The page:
Barite

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Barite

Contents

Description

A heavy, white mineral composed of barium sulfate. Barite occurs worldwide including Germany (North Rhine-Westphalia), France, Spain (Castile, Andalusia), England, Canada (Ontario, Nova Scotia, British Columbia), and the U.S.(New York, Connecticut, Pennsylvania, Virginia, Michigan, Missouri, New Mexico, Oklahoma, Utah, Colorado, South Dakota, Georgia, Tennessee, and California). The transparent to translucent stone can produce a sulfur-like odor when two pieces are rubbed together. Barite is ground to produce the natural form of barium sulfate white pigment called barium white that is often used as an extender.

Barite

Synonyms and Related Terms

barium sulfate; baryte; barium white; Pigment White 22 (natural); barus (Gr.); Baryt (Deut., Pol., Sven.); barytine, barite (Fr., Port.); baritina (Esp.); barita (Esp.); Schwerspat (Deut.); bariet (Ned.); heavy spar; baryta; Bologna stone; desert rose (red color, flower-like formation)

Raman

BarytesUCL.jpg

Raman

Bariteitaly1.jpg

FTIR

MFA- Barium sulfate.jpg

XRD

PIG495.jpg


Other Properties

Orthorhombic crystal system with tabular, lamellar, or fibrous crystals. Perfect cleavage in one direction, good in a second direction. Fracture = uneven. Luster = vitreous; Streak = white;

Low birefringence. Under cross polars, rotating the stage may cause the particles to twinkle.

Composition BaSO4
Mohs Hardness 3.0 - 3.5
Density 4.3-4.6
Refractive Index 1.636; 1.637; 1.648

Additional Information

Mineralogy Database: Barite

Comparisons

Characteristics of Common White Pigments


Additional Images


Sources Checked for Data in Record

  • Nicholas Eastaugh, Valentine Walsh, Tracey Chaplin, Ruth Siddall, Pigment Compendium, Elsevier Butterworth-Heinemann, Oxford, 2004 Comment: Refractive index: alpha=1.634-1.637, beta=1.636-1.638, 1.646-1.648

Dispersion=0.010

  • Encyclopedia Britannica, http://www.britannica.com Comment: Barite. Retrieved May 24, 2003, from Encyclop√¶dia Britannica Premium Service.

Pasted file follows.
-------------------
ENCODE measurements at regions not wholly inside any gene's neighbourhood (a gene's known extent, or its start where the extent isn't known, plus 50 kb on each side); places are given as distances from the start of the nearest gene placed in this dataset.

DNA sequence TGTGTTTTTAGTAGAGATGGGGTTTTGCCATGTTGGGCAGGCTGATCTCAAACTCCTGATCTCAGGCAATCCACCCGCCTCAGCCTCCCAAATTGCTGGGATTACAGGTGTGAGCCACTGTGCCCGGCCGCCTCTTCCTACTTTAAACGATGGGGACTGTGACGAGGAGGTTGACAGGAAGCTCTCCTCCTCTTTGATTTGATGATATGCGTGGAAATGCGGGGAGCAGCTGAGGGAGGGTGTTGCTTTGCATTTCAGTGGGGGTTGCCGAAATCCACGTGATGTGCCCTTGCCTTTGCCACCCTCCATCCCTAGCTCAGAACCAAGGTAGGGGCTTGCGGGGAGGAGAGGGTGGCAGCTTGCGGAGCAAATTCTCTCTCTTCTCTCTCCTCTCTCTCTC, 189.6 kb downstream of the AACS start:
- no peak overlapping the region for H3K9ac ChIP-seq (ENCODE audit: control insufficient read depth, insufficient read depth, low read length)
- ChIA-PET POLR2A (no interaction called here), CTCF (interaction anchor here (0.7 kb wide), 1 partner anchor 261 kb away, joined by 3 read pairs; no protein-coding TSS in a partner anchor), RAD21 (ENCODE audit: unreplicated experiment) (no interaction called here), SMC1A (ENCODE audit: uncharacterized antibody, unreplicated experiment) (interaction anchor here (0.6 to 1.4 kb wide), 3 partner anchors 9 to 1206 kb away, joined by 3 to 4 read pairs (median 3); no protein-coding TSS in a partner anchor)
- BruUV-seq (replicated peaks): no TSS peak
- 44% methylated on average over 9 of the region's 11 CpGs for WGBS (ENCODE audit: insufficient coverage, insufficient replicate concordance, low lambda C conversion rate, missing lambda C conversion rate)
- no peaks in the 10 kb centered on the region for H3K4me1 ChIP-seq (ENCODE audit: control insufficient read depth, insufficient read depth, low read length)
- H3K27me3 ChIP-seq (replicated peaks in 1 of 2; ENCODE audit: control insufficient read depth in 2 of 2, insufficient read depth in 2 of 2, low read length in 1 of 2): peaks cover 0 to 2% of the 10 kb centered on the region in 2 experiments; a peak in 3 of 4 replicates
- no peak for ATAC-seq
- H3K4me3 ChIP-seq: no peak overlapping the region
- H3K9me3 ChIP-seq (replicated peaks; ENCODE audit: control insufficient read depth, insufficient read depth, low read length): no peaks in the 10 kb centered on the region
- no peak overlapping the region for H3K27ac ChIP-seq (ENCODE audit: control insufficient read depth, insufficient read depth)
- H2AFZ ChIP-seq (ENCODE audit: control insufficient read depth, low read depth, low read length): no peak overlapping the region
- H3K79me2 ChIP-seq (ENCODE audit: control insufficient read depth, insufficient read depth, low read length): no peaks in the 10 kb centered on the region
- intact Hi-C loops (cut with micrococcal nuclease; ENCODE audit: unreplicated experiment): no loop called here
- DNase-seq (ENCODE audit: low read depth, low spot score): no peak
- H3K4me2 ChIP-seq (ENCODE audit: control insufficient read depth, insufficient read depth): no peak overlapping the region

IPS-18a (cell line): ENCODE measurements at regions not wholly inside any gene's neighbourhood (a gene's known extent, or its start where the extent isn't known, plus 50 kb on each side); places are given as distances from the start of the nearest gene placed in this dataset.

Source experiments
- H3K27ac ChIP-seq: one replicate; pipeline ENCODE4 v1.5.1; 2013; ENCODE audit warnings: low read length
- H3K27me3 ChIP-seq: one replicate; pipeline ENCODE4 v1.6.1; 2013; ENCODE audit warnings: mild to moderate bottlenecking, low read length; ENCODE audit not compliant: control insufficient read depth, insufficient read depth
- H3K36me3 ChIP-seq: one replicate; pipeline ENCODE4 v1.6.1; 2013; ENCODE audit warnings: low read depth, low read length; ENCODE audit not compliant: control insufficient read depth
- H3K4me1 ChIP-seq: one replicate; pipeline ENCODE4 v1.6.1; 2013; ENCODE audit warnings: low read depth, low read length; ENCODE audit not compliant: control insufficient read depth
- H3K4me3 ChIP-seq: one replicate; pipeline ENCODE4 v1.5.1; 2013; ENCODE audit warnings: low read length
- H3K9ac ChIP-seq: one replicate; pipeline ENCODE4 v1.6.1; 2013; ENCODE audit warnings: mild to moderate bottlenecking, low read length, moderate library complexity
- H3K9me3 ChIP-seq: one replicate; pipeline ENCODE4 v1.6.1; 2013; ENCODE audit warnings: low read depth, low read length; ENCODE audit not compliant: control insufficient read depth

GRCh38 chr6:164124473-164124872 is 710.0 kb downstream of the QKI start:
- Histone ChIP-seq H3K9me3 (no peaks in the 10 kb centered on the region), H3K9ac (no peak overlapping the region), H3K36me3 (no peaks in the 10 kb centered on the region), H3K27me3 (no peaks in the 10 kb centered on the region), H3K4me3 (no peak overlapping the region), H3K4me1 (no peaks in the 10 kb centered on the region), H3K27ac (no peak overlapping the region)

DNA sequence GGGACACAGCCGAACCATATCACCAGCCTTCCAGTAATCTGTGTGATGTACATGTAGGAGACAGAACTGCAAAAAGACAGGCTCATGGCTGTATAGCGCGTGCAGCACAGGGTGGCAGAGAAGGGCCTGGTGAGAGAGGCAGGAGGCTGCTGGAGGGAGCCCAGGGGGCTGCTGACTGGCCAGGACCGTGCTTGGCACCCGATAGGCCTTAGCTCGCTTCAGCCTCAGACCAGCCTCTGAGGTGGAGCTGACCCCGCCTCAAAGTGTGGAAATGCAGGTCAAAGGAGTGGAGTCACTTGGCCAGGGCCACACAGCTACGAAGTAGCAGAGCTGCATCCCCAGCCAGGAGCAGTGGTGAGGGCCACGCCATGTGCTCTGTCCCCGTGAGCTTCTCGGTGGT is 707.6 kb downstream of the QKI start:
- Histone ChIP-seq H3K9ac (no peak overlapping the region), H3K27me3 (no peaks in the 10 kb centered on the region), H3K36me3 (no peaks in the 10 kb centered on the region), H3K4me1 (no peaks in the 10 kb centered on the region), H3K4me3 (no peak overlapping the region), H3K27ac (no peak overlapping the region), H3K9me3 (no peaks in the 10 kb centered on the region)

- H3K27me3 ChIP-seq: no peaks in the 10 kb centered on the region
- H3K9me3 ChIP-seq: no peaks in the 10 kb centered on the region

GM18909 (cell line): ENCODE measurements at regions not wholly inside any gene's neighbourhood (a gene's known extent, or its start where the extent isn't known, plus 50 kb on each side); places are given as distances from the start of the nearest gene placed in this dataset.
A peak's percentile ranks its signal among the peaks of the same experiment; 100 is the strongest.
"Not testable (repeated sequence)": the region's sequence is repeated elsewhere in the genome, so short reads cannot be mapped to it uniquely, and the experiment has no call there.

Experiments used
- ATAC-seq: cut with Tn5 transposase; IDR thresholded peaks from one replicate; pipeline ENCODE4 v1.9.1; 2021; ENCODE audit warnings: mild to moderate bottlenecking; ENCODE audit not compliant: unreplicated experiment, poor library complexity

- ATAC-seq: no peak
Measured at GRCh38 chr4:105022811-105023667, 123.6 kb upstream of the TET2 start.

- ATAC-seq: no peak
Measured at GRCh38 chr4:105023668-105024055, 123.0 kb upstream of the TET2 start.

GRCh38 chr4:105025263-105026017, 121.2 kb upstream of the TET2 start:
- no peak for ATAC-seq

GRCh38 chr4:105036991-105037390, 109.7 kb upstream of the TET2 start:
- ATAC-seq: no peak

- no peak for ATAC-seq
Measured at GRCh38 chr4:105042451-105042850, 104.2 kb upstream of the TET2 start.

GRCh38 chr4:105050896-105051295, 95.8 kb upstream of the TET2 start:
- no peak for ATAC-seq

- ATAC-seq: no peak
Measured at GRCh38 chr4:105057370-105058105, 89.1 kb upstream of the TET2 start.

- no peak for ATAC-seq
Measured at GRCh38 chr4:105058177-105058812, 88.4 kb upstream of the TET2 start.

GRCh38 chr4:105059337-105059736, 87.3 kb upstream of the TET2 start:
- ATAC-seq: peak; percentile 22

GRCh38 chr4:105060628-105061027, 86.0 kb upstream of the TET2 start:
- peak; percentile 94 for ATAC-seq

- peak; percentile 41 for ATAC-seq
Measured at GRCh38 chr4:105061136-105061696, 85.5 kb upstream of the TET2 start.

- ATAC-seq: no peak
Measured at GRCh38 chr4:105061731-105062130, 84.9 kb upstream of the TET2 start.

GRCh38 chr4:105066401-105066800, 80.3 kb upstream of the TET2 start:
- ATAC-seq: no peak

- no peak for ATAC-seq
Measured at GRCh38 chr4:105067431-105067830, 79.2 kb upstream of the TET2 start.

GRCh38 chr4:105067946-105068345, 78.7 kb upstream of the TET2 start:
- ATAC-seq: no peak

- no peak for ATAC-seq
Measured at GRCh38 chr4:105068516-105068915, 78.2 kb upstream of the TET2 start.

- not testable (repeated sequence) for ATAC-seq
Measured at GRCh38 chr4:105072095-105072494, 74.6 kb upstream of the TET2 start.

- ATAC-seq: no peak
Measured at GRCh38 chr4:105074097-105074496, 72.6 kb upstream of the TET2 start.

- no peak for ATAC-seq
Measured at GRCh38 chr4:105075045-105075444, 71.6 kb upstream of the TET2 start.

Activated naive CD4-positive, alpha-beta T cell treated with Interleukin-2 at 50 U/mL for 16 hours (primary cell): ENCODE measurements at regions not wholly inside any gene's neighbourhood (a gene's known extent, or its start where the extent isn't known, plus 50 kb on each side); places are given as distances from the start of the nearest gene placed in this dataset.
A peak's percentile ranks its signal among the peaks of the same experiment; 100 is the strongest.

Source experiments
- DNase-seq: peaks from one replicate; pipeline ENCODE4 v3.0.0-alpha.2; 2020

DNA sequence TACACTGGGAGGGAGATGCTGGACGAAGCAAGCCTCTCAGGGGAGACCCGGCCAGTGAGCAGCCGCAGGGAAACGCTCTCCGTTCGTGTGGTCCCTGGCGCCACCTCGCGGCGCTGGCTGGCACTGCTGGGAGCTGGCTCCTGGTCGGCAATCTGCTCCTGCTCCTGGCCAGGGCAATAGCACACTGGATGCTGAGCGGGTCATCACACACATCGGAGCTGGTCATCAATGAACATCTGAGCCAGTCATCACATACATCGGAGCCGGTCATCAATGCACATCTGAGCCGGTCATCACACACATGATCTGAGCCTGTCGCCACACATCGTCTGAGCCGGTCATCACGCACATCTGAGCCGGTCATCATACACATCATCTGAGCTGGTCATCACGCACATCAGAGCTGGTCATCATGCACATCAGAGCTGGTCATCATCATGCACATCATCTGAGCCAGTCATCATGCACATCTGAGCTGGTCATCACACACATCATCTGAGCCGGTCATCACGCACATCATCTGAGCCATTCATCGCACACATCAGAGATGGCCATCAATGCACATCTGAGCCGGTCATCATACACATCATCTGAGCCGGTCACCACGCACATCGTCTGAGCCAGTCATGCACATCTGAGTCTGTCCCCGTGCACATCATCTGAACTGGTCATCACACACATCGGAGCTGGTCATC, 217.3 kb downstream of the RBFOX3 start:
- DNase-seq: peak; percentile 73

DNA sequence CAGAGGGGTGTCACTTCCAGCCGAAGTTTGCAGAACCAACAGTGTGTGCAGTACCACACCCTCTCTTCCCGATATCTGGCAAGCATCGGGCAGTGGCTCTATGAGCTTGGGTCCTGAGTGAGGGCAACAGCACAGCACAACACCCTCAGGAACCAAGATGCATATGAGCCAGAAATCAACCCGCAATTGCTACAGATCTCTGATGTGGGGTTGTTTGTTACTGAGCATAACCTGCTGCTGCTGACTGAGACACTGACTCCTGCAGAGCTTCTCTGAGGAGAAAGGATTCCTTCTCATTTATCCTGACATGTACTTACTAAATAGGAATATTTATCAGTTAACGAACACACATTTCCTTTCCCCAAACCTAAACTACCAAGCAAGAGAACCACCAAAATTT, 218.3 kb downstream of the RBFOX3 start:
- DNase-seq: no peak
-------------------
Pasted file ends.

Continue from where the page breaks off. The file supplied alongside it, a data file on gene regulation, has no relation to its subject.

• R. J. Gettens, G.L. Stout, Painting Materials, A Short Encyclopaedia, Dover Publications, New York, 1966
  • G.S.Brady, Materials Handbook, McGraw-Hill Book Co., New York, 1971 Comment: p. 83
  • C.W.Chesterman, K.E.Lowe, Audubon Society Field Guide to North American Rocks and Minerals, Alfred A. Knopf, New York, 1979
  • Richard S. Lewis, Hawley's Condensed Chemical Dictionary, Van Nostrand Reinhold, New York, 10th ed., 1993
  • Dictionary of Building Preservation, Ward Bucher, ed., John Wiley & Sons, Inc., New York City, 1996
  • Ralph Mayer, A Dictionary of Art Terms and Techniques, Harper and Row Publishers, New York, 1969 (also 1945 printing)
  • Susan E. Schur, Conservation Terminology: A review of Past & Current Nomenclature of Materials, Technology and Conservation, Spring (p.34-39); Summer (p.35-38); Fall (p.25-36), 1985
  • Van Nostrand's Scientific Encyclopedia, Douglas M. Considine (ed.), Van Nostrand Reinhold, New York, 1976
  • Random House, Webster's Encyclopedic Unabridged Dictionary of the English Language, Grammercy Book, New York, 1997
  • The American Heritage Dictionary or Encarta, via Microsoft Bookshelf 98, Microsoft Corp., 1998

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